Years ago when I was writing one of my first stories on Malibu vineyards I spoke with another vineyard consultant named Corky Roche who was quite disparaging in Malibu’s ability to grow world-class grapes necessary make world-class wine. I remember being frustrated with his lack of faith in what we could actually do. My goal was to renew his sense of wonder in an unchartered territory. Today, 7 years later, the night before harvest I understand he was a pragmatist hired to make sensitive decisions with someone else’s money without a guide, handbook or history reference to follow. He would be the one held responsible once our lofty goals were shattered by the difficult reality of stolen harvests by things like powdery mildew, bunch rot, bird damage and deer devastation.
And yet, in this 2011 season where I have had to drop almost half of my fruit on account of the botrytis cineria fungus that spreads voraciously in the consistently wet and humid conditions we’ve had this summer I am thankful to get anything at all. Last year in 2010 was worse. As I walk the rows brushing aside the bruised fruit at my feet, I am already strategizing how to improve next year’s crop before I’ve even harvested this year’s. Some people will say we’re irrational. I don’t disagree. Good thing grapevines have better cellular memories than the humans who are tending them. How we manage them today affects them for years to come. We, on the other hand, forget the heartaches of the past with the first sign of bud break in the spring as short-term memories fade into the hopeful renewal of the future. This we can agree on – the vines are with us for the long haul.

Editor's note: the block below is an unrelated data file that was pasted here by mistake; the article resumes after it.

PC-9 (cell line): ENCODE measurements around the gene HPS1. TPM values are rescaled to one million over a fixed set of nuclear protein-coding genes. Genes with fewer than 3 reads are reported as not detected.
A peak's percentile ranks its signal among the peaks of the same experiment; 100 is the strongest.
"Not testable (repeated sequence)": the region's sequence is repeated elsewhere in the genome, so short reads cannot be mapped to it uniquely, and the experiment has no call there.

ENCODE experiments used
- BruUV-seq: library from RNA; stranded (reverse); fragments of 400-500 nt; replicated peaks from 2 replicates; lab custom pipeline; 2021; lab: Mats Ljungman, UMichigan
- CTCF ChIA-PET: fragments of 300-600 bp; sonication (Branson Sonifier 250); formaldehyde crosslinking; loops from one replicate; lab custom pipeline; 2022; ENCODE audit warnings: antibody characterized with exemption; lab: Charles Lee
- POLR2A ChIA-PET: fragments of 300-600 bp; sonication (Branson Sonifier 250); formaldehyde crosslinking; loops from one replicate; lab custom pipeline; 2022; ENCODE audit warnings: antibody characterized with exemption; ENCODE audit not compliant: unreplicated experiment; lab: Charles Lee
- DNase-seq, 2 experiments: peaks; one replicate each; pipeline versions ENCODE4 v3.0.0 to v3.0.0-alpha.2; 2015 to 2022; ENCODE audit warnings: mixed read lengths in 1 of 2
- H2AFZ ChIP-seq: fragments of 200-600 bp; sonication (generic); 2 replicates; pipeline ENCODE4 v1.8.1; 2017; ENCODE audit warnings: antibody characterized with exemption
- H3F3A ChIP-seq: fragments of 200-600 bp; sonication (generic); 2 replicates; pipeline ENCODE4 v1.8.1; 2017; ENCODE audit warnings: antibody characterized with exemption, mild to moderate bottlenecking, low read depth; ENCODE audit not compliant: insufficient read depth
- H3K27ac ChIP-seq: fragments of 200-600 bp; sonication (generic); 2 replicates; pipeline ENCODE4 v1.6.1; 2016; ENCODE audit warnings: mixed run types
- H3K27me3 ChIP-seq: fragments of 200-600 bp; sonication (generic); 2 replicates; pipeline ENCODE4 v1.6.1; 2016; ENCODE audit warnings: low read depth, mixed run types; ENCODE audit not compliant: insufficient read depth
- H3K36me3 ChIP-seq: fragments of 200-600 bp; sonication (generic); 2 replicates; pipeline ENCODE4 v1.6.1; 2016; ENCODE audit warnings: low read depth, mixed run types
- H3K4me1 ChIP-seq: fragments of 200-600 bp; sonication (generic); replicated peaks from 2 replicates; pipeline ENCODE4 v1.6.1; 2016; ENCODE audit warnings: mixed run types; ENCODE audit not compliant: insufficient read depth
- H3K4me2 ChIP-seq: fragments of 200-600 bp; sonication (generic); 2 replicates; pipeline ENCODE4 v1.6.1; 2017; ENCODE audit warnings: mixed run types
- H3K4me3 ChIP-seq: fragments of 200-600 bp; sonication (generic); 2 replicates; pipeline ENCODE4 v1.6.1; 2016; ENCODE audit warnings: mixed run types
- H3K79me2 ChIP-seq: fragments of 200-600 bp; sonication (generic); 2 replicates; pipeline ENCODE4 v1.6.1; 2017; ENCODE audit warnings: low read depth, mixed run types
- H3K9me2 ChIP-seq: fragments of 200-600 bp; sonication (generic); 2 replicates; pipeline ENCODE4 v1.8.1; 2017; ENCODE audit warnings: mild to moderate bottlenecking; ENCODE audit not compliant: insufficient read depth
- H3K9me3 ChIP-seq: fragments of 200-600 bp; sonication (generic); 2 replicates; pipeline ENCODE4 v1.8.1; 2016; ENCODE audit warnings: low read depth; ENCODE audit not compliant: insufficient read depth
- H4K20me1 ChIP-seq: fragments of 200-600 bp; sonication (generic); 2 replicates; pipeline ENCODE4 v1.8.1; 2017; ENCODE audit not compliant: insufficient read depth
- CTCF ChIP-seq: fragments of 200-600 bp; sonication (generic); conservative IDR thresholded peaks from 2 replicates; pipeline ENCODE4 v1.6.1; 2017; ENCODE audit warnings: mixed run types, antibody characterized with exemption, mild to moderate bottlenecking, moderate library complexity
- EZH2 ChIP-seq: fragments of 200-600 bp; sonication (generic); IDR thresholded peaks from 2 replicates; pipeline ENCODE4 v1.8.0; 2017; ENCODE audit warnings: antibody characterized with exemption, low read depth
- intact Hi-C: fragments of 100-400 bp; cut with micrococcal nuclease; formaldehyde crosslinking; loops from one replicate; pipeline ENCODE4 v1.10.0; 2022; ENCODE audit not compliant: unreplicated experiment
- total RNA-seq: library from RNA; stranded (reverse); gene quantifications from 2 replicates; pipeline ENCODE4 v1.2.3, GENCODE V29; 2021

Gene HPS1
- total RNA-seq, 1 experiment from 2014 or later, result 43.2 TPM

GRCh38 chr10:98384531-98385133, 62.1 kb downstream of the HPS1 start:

The other question that remains unanswered is, “Does it matter if Malibu is an ideal grape growing region?” With the growing number of wine tasting rooms in the area doing brisk business, the answer seems to be, “Who cares?” The Malibu cache of beaches and bikinis may eventually include bottles, too. We are, after all, located next to Los Angeles in Southern California, the largest wine-market in the world with a brand name that reverberates across the globe. Though for all of our potential we are seriously constrained by our geography. Malibu will never be able to compete in scale with Napa and Paso Robles. The largest vineyards in Malibu can’t sustain their followings now as it is with estate-grown fruit alone. They have to source wine from outside regions and bottle it under their label to maintain a steady supply. Though, if we got serious about it, I mean really serious, we could compete in quality with the best of the best, though it will take several generations. Romanée-Conti only produces 500 cases a year. We can always dream. Now get back in the vineyard.